Shareholders care about climate change and energy; in fact, they’re demanding action from the companies they invest in. How do we know this?
According to ClimateBiz of Greener World Media, the number of shareholder resolutions filed with public companies in 2010 has grown from 2009. Eighty-eight US and Canadian companies received a combined 101 shareholder resolutions relating to climate and energy, a 48.5 percent increase.
Investors are demanding more disclosure and action on risks related to climate change and energy. Of the 101 resolutions filed this proxy season, 51 have been withdrawn by investors after their demands were met with action or commitments. Resolutions are generally withdrawn when a company satisfactorily takes steps to address shareholder demands.
The environment is a top-of-mind concern for consumers. Shareholders increasingly are taking note of corporate sustainability initiatives as well. Learn about how your company can take action on climate change by visiting www.carbonfund.org/business. You can read the full ClimateBiz article here.
[caption id="attachment_4855" align="alignright" width="300" caption="NASA graphic on temperature deviations the past decade (click to enlarge)"][/caption] The study follows an analysis by NASA's Goddard Institute for Space Studies showing that the last decade, from January 2000 to December 2009, was the warmest on record. The Stanford-led study reveals that intense heat waves, equal to the longest on record from 1951-1999, are likely to occur as many as five times between 2020-2029 over parts of the US. The study also raises concerns that the targeted 2-degree Celsius maximum temperature increase by policymakers may be too high a threshold to prevent extreme temperatures. The target was cited, for example, in the climate accord by the US and over 100 other countries at the UN Copenhagen climate change conference in 2009. "Our results suggest that limiting global warming to 2 degrees C above pre-industrial conditions may not be sufficient to avoid serious increases in severely hot conditions," Diffenbaugh said. Learn more about your climate impact and reducing your carbon footprint, as well as how you can offset in support of carbon reduction projects around the world by visiting www.carbonfund.org.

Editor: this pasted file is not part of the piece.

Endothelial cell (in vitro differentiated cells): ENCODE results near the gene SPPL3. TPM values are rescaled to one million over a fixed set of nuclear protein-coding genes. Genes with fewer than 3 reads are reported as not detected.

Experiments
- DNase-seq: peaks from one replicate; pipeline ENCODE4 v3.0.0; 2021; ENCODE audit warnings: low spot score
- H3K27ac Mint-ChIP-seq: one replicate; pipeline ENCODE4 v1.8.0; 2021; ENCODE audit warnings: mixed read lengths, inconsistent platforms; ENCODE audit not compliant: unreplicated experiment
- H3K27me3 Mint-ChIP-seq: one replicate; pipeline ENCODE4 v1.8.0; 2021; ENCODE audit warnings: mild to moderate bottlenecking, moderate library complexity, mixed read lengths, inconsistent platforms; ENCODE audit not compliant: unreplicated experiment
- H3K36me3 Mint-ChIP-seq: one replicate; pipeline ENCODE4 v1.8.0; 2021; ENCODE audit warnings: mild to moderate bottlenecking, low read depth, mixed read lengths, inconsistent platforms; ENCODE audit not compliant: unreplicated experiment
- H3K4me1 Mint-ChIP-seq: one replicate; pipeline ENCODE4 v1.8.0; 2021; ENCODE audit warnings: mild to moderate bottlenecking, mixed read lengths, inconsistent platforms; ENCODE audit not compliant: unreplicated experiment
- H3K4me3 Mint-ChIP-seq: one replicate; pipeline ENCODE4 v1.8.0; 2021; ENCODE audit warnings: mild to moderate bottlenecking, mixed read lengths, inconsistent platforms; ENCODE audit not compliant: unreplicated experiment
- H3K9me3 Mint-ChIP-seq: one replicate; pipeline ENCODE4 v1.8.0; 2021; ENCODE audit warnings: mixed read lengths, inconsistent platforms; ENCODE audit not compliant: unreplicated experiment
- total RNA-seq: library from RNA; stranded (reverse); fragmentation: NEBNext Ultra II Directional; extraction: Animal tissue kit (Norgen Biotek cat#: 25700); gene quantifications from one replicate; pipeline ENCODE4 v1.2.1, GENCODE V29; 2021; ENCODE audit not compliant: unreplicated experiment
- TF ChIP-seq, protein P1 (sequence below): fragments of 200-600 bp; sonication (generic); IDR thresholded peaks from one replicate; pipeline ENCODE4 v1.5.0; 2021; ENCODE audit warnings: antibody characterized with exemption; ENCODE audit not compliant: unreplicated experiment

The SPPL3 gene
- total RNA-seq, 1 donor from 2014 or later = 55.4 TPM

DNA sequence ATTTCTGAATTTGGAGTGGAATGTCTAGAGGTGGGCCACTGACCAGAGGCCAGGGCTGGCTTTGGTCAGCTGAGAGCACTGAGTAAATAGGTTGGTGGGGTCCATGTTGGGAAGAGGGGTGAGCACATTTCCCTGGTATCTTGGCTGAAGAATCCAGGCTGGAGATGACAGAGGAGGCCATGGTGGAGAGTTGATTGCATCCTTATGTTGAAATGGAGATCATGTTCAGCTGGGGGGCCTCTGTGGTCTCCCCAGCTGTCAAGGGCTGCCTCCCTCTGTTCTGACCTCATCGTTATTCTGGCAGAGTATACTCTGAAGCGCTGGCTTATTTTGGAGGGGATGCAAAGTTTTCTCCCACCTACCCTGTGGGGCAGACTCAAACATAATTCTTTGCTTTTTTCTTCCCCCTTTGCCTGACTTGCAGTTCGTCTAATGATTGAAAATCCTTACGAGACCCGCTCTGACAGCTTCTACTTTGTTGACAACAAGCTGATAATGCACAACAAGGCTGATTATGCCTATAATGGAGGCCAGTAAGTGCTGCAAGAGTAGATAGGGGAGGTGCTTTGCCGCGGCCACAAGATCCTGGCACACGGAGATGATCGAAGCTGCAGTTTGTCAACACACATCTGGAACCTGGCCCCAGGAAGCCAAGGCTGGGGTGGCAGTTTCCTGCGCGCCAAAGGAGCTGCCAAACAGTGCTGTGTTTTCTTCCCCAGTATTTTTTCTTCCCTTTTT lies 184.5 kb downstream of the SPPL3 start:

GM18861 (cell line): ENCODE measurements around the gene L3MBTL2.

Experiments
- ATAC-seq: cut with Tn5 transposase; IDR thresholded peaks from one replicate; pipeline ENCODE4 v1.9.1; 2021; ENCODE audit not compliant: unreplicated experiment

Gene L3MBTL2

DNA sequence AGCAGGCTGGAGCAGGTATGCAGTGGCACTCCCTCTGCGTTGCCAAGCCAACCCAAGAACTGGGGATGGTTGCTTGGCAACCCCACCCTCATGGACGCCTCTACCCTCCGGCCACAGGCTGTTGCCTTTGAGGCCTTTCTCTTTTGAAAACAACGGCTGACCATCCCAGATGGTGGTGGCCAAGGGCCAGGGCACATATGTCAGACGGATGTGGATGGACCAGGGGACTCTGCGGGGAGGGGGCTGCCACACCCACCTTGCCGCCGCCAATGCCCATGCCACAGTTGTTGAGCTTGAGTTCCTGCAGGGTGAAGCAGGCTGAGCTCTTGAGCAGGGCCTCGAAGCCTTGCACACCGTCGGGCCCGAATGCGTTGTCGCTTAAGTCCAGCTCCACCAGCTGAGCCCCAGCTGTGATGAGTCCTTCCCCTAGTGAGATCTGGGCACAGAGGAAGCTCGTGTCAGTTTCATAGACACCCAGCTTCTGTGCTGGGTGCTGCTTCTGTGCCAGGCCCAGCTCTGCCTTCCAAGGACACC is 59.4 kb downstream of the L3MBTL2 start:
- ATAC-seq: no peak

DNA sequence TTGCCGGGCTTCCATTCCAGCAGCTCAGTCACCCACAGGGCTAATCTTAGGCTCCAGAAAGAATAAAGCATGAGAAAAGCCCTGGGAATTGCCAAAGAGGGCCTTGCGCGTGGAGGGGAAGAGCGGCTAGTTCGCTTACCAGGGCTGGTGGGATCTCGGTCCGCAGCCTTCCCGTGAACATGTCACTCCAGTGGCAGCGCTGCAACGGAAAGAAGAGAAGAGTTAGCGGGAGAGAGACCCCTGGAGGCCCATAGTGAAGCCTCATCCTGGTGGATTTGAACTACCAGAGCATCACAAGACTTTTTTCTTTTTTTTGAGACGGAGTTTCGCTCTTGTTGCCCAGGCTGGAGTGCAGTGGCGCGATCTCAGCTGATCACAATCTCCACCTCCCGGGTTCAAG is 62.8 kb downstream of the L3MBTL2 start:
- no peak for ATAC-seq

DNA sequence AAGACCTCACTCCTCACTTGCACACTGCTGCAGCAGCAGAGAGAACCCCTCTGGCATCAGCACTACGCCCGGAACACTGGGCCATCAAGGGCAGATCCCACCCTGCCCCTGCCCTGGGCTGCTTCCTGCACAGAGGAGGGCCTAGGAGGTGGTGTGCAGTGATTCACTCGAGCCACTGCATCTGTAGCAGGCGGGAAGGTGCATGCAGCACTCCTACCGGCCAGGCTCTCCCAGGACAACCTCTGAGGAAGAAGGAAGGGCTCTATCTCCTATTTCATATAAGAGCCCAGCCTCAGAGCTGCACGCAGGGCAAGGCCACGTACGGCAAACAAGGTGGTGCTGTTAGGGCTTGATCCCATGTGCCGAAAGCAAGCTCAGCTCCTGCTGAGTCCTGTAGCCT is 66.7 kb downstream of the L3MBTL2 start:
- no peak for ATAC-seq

- CarbonFree® Certified is the first and leading carbon neutral products label in the US.
- Certified products are now available in 15 countries on five continents.
- Leading companies such as Domino Sugar, Motorola and Anvil Knitwear have certified products CarbonFree®.
- Much like Energy Star® certification differentiates appliances and other products, CarbonFree® certification distinguishes products as carbon neutral, climate-friendly.
- The certification process consists of three essential steps: calculating a product's carbon footprint, reducing the product's footprint, and offsetting to attain carbon neutrality (which supports innovative carbon reduction projects).
- Calculating the carbon footprint of a product requires a life-cycle assessment (LCA), including the supply-chain or manufacturing of a product, through ultimate recycling/disposal of it.
- Carbonfund.org worked with the renowned Edinburgh Centre for Carbon Management to jointly develop the rigorous Product Certification Carbon Footprint Protocol to guide how LCAs are done.
- The certification program provides incentive for companies that lower a product’s carbon footprint by at least 10 percent.
- The Technical Advisory Group (TAG) of the product certification program includes experts on business carbon management.
- Companies can choose from a variety of third-party validated renewable energy, reforestation or avoided deforestation, and energy efficiency projects to support by offsetting.